Kavanaugh says he wants to overturn SCOTUS rulings. What's on his list?


Trump's extremist Supreme Court pick has an agenda, and he's not shy about it.

Brett Kavanaugh, Trump's extremist pick for the Supreme Court, is not like other nominees.

Nominees aren't supposed to have an agenda. Their personal opinions about issues, and particularly about prior court rulings, aren't supposed to matter.

That's why, during confirmation hearings, they routinely answer that they would of course uphold rulings that came before them because they are "settled law."

That, apparently, is not Kavanaugh's position. He has an agenda, and he has not tried to hide it.

In 2016, Kavanaugh addressed the conservative American Enterprise Institute, where he openly admitted he has his sights set on at least one Supreme Court ruling he wants to overturn.

Asked at an American Enterprise Institute event in March 2016 if he could think of a case that deserved to be overturned, Kavanaugh said: "Yes." Asked if he could specify a case, Kavanaugh first responded: "No," prompting laughter from the audience.


He then volunteered this: "Actually, I'm going to say one. Morrison v. Olson. It's been effectively overruled, but I would put the final nail in."

Kavanaugh had no way of knowing at the time that two years later, he would be nominated to the court, potentially ending up in a position to do exactly what he wanted. After all, at the time he gave the interview, Hillary Clinton was predicted as the likely winner of the election, and he certainly would not have expected his name to be on any short list of hers.

So he had no reason to be more cautious in answering the question, to refrain from publicly stating his desire to overturn a 30-year-old Supreme Court opinion — and maybe others as well.

But that's exactly what he did do.

The specific case Kavanaugh wants to overturn upheld the creation of independent counsels. The law has since expired — but Kavanaugh wants to kill it off for good anyway.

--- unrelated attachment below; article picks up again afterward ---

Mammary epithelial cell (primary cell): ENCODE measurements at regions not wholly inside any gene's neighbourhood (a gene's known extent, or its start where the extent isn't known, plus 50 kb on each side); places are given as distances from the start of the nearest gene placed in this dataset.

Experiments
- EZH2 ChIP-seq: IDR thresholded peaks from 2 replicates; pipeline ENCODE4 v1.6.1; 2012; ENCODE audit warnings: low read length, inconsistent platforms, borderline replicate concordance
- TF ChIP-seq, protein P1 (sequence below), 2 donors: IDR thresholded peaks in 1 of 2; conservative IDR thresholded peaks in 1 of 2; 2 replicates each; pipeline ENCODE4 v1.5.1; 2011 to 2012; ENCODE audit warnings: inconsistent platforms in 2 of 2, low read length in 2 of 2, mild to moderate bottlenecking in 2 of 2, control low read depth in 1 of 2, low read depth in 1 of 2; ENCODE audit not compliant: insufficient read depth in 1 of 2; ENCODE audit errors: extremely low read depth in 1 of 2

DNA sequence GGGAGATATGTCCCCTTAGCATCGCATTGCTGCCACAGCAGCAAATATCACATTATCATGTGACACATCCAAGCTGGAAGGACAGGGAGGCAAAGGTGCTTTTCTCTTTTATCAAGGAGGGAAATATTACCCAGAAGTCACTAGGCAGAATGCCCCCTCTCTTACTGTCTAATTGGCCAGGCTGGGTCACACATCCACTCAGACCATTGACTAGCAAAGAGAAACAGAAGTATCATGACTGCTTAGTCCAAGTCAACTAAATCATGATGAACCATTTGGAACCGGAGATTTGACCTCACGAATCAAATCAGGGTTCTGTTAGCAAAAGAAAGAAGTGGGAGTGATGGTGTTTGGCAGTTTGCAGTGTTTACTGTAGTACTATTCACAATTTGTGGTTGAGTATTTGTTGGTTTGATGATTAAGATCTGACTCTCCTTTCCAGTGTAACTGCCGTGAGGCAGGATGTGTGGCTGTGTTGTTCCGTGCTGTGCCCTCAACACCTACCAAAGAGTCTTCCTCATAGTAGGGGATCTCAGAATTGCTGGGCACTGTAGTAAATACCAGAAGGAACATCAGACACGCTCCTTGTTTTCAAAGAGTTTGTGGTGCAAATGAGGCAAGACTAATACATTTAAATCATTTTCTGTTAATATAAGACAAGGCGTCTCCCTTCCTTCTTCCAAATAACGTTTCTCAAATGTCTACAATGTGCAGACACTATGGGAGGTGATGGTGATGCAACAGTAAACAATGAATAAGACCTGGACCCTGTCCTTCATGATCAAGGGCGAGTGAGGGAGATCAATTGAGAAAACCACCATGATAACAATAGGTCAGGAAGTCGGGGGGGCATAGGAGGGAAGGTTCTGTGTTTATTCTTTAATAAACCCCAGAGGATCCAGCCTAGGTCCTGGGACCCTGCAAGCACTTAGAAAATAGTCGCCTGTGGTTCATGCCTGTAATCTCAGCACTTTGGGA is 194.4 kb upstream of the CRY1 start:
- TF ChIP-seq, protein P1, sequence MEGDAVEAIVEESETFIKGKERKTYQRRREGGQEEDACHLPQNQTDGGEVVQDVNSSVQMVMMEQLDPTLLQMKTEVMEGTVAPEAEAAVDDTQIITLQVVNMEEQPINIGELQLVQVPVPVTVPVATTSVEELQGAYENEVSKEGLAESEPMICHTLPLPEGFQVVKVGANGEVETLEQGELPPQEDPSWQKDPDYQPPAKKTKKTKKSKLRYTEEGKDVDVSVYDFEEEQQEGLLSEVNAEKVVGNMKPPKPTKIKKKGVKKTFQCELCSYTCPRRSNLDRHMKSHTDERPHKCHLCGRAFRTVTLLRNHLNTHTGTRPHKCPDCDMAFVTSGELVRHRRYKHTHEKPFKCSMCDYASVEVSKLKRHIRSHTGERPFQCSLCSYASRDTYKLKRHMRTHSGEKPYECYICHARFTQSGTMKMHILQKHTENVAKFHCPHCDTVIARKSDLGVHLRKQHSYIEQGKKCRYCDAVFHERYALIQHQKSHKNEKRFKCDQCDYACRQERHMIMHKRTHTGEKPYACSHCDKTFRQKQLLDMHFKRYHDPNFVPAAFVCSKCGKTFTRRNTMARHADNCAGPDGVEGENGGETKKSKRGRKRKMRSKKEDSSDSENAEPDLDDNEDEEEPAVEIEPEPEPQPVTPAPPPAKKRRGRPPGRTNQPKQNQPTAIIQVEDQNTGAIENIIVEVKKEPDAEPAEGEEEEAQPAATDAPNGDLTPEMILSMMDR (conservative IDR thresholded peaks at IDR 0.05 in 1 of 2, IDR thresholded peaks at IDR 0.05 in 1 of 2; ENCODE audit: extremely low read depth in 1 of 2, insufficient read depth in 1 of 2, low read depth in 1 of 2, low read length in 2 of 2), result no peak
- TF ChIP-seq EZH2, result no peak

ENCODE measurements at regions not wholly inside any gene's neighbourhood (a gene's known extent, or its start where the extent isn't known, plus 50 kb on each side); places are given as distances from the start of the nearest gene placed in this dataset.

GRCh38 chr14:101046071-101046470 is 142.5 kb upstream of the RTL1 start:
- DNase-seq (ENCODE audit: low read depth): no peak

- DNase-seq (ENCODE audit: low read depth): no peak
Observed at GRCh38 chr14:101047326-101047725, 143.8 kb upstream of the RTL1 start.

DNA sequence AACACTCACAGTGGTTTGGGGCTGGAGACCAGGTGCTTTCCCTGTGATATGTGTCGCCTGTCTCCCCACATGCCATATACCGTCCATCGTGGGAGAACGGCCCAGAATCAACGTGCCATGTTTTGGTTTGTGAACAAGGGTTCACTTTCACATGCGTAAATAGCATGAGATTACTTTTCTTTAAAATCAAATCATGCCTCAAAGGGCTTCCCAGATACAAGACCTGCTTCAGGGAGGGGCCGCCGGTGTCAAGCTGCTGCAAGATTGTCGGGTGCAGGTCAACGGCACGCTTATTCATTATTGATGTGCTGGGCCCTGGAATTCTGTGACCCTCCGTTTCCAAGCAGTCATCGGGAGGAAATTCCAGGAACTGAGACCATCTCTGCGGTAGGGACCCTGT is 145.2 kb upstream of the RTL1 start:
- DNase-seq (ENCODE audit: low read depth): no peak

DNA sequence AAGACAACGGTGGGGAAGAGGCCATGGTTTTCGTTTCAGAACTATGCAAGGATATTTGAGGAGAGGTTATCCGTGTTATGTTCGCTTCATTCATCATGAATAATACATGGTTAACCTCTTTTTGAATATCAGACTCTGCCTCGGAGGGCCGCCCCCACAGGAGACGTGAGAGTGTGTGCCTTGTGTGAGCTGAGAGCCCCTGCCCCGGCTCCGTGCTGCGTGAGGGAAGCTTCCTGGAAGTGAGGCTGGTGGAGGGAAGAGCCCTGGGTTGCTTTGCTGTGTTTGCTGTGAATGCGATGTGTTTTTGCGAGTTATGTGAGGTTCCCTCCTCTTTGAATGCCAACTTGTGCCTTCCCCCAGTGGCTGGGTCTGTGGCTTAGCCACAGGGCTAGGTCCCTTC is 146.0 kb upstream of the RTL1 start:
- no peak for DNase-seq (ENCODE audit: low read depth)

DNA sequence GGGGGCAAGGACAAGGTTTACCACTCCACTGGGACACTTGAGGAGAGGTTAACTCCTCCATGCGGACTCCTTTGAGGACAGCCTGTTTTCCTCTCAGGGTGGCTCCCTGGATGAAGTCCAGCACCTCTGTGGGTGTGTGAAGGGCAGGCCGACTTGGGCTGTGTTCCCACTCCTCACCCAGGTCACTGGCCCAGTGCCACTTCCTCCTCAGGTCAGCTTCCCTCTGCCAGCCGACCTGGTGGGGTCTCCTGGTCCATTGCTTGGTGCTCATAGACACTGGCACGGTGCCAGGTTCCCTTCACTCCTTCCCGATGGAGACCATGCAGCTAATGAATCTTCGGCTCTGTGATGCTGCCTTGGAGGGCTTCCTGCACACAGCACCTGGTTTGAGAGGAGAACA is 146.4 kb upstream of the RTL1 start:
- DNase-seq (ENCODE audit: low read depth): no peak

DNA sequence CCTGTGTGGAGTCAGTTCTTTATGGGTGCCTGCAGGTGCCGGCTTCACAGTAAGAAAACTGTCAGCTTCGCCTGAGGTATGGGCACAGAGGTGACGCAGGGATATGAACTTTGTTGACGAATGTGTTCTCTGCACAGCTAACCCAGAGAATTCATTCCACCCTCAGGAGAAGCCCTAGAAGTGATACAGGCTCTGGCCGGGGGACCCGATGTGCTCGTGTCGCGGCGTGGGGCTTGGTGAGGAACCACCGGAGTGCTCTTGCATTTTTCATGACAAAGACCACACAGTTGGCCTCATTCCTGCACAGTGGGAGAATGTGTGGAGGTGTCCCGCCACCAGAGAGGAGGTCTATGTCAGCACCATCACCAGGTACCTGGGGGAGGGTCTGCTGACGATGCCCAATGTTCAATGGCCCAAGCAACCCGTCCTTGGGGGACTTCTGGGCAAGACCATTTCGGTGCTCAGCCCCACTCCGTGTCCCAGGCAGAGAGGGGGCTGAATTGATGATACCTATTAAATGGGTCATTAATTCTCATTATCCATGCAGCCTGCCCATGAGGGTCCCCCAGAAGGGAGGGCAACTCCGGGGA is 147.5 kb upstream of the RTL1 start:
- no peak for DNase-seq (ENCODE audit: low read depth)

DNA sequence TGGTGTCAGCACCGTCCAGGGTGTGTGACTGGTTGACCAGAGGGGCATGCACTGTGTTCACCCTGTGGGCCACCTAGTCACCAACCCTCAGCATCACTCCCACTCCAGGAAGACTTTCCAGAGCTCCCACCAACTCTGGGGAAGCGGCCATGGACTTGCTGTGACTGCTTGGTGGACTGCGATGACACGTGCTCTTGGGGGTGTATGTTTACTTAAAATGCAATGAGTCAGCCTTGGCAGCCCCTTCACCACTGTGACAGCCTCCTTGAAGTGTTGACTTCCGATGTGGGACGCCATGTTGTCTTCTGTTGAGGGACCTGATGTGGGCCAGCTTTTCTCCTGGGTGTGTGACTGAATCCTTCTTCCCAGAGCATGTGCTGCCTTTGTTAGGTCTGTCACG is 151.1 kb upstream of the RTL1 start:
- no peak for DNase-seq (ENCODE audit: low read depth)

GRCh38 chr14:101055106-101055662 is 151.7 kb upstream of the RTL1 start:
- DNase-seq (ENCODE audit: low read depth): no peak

What replaced the expired law is the regulation of special counsels — like Robert Mueller, who is investigating Trump, his inner circle, and his presidential campaign.

Does Kavanaugh think that should get a "nail" as well? And does that mean he's view Mueller's investigation as unconstitutional?

That alone is an alarming prospect, but there's more. If Kavanaugh is so eager to overturn this ruling, what other rulings does he want to overturn as well?

The Supreme Court has repeatedly ruled that access to safe, legal abortion is a constitutional right. Does he want to put the nail in that one too?

Last year, he denied access to an abortion for a a pregnant 17-year-old immigrant, a decision that was overturned by a higher court. Certainly that indicates the kinds of rulings he might issue if he is on the highest court in the land.

What about the Affordable Care Act, which the Supreme Court has upheld twice? What about voting rights? Affirmative action? Marriage equality?

What other Supreme Court rulings in the last three decades — or perhaps longer — deserve a nail, in Kavanaugh's opinion?

There's a reason that the far-right Federalist Society vetted and approved of Kavanaugh for Trump's consideration. That conservative legal group has an agenda: to see Supreme Court rulings it doesn't like overturned.

They know Kavanaugh is their man, willing to overturn decades-old rulings that don't fit with his ideology. Now, thanks to Kavanaugh's own words, we know it too.

Published with permission of The American Independent Foundation.